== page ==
Weschler constructs a wealth of philosophical buttressing for Irwin’s art. He draws upon phenomenology to offer additional explanation for Irwin’s pieces, which attempt to make viewers more conscious of their own perceptive abilities. (Incidentally, Irwin took up an interest in philosophy in the 1970s, after he had already arrived at some of the similar conclusions by different means. This “dialogue of immanence” is Irwin’s belief that many roads can take one to the same belief.)

I wish Weschler had distanced himself from Irwin a little more. At times he’ll throw in a riposite to Irwin’s pontificating, but those moments are few and far between. It’s also interesting that Irwin and Weschler both ignore the philosophical example of Heidegger, who might have said that the ultimate art was not perception but work, and had a very different model of what the precogito (sensation before the creation of a subjective “I”) looks like and how it might be recovered.

The potential similarities and differences between Irwin and Heidegger also point towards a latent conservatism in the former’s work. For all his talk of progressing beyond mimetic art, Irwin has retrograde notions about art’s place in the world. He wants people to be more mindful of their surroundings, but it’s left unsaid whether this produces enlightenment, enjoyment, solace, or better social relations. Irwin also repeatedly underestimates the human propensity to create meaning. He’s surprised when visitors to his discs see all sorts of forms in them, and vows to get even further away from representation. But mimetic art is inexhaustibly meaningful, and his choice of nonrepresentational art sometimes comes across as a denial of representation’s efficacy.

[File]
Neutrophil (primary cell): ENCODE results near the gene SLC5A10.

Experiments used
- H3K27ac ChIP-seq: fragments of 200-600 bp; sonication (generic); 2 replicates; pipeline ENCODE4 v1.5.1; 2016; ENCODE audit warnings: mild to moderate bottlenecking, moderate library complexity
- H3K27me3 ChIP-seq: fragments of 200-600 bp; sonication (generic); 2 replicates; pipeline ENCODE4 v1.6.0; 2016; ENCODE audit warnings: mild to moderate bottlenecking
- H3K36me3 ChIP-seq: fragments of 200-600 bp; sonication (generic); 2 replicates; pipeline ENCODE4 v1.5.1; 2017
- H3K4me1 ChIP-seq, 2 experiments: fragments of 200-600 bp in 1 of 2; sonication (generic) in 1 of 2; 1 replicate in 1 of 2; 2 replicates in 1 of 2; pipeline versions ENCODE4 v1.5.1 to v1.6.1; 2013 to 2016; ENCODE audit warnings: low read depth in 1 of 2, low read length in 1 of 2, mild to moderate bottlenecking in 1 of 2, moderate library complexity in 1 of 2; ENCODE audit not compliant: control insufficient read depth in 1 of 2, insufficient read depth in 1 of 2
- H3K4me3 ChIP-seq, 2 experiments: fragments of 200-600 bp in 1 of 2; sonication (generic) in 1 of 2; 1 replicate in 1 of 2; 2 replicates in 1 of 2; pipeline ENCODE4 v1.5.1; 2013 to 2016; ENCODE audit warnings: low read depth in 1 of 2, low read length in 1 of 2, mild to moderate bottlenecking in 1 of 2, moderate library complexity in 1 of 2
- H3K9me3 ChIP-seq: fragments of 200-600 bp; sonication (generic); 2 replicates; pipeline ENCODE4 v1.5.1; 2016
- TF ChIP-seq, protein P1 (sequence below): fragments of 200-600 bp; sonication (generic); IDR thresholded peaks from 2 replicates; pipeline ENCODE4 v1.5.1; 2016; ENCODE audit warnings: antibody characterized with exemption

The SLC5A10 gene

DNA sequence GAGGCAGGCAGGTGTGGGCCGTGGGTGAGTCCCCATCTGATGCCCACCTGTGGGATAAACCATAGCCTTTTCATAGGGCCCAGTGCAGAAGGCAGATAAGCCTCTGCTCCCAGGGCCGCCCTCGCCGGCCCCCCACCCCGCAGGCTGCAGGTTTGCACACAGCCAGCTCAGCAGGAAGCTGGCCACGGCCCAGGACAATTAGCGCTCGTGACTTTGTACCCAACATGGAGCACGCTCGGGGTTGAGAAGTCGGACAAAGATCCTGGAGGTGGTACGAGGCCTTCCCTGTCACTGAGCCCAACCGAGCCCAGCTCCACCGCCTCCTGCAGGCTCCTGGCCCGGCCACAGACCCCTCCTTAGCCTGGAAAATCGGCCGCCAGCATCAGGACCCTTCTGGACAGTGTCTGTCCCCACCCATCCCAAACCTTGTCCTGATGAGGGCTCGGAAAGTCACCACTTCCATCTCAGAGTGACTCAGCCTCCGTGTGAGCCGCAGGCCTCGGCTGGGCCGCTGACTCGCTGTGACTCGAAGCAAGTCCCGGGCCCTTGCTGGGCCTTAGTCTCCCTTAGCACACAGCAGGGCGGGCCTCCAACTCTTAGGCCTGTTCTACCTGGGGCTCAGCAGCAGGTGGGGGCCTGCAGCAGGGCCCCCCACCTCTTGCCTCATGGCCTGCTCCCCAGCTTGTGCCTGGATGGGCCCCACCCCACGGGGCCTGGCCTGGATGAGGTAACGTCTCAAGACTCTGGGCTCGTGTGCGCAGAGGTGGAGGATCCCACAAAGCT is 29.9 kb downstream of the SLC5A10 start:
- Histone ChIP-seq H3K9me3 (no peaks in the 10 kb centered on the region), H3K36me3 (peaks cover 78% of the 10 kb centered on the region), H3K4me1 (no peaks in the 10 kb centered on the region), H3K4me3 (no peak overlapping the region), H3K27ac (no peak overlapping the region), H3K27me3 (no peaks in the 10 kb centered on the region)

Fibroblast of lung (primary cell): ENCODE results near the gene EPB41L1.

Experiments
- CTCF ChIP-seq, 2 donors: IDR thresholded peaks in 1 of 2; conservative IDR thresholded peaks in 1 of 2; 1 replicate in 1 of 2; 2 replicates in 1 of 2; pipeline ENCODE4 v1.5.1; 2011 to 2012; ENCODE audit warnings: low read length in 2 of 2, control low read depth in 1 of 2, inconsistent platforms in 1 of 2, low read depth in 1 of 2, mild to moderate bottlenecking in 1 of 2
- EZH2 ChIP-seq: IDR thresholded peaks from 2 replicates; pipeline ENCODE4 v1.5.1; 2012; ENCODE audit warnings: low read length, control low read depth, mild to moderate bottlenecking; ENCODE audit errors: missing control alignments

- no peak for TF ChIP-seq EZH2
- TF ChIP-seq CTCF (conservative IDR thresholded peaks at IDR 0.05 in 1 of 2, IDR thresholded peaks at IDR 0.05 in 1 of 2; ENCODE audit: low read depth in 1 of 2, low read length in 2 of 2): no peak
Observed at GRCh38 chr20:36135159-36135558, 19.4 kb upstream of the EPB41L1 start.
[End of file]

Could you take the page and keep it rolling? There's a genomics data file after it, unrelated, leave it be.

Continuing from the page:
Despite these reservations, Irwin’s art is thrilling in execution and as an example. One other reason he’s inspired so many artists has to be his insistence that the world itself is art, and all the artist has to do is find ways to highlight that world. Wire, tape, paint, and sheer fabric are all you need. Well, that and an open mind.


1 Response to “Dialogue of Immanence”

  1. 1 Deborah Barlow October 2, 2009 at 7:26 am

    Our commonalities of interest are so deep I am beginning to think there is something mysterious afoot. But seeing the title of this post and reading this terrific piece really put me over the top.

    I grew up in California and recall the early 60s in the LA art scene. As a young impressionable art student it was all very compelling and seductive. Subsequently I have written about Irwin and Weschler’s back and forth on my blog Slow Muse several times. But I too just picked up the new reissue of the book and have been rereading the whole thing from start to finish in preparation for Irwin’s 2 day lecture series at the MFA in Boston.

    I think your take on Irwin gets at the core of what is so compelling about his point of view as well as what is slim or at times, just missing altogether. Once again I read what you write and just keep saying yes, yes, yes. Thanks for such clear thinking and articulated expression of a significant player in the art world polyphony of the last 50 years.